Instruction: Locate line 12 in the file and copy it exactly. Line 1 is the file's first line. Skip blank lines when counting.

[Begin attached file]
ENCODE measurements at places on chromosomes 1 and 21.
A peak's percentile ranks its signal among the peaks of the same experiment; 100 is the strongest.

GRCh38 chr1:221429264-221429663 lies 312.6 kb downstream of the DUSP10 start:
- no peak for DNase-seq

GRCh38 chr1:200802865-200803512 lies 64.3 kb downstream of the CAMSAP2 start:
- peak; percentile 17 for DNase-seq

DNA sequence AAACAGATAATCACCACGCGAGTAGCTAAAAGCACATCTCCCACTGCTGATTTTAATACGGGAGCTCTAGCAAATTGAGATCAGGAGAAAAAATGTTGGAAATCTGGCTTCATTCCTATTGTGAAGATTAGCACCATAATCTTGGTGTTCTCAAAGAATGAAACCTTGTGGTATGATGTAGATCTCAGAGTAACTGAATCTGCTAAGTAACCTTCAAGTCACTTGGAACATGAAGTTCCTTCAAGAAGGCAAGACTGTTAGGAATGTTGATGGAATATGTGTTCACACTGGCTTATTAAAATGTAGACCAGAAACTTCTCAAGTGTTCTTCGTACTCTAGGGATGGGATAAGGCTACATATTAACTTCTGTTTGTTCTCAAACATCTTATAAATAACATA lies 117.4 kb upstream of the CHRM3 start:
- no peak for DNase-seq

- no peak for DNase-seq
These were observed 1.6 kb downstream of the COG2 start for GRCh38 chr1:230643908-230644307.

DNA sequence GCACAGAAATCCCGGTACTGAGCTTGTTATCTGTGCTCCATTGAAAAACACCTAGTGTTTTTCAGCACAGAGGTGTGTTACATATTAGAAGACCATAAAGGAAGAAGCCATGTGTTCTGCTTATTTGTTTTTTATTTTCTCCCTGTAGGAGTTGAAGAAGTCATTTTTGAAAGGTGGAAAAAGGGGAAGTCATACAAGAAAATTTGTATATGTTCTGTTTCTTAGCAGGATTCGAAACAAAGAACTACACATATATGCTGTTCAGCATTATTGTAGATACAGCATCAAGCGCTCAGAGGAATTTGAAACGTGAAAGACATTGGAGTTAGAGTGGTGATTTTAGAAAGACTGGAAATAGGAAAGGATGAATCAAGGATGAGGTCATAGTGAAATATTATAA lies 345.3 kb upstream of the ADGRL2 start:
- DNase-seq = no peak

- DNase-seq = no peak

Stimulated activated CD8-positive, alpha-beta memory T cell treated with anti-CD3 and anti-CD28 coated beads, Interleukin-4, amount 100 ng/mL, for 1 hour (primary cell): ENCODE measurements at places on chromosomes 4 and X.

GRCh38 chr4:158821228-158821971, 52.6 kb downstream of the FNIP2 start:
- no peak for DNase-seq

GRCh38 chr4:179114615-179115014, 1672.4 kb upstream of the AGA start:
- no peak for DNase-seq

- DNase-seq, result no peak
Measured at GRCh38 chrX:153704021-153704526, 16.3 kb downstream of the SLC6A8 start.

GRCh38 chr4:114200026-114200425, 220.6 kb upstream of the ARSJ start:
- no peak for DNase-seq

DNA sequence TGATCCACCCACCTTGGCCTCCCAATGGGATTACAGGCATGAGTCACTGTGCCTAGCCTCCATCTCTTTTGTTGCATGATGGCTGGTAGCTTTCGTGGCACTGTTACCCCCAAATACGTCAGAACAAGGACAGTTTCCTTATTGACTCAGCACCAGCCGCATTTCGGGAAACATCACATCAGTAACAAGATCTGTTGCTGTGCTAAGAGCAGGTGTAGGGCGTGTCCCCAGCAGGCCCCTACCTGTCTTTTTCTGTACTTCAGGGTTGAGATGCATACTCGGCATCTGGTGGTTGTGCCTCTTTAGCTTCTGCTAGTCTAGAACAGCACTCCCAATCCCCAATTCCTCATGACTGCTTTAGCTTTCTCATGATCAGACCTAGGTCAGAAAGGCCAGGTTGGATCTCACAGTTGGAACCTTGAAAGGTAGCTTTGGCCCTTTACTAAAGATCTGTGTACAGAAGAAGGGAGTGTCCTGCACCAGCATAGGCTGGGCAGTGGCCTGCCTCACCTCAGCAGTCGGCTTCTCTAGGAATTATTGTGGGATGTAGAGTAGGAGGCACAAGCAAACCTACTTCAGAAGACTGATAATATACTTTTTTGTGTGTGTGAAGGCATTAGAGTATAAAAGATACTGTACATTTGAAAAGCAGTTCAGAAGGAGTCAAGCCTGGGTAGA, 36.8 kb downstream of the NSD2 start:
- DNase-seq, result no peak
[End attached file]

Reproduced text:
- DNase-seq = no peak